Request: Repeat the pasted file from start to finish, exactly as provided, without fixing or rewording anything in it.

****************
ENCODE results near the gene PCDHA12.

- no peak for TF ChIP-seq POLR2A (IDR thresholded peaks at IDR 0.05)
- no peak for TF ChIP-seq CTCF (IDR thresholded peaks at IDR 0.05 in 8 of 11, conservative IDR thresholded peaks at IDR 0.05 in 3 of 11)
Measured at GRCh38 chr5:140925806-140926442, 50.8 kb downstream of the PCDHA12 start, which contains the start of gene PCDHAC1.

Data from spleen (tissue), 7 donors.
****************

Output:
ENCODE results near the gene PCDHA12.

- no peak for TF ChIP-seq POLR2A (IDR thresholded peaks at IDR 0.05)
- no peak for TF ChIP-seq CTCF (IDR thresholded peaks at IDR 0.05 in 8 of 11, conservative IDR thresholded peaks at IDR 0.05 in 3 of 11)
Measured at GRCh38 chr5:140925806-140926442, 50.8 kb downstream of the PCDHA12 start, which contains the start of gene PCDHAC1.

Data from spleen (tissue), 7 donors.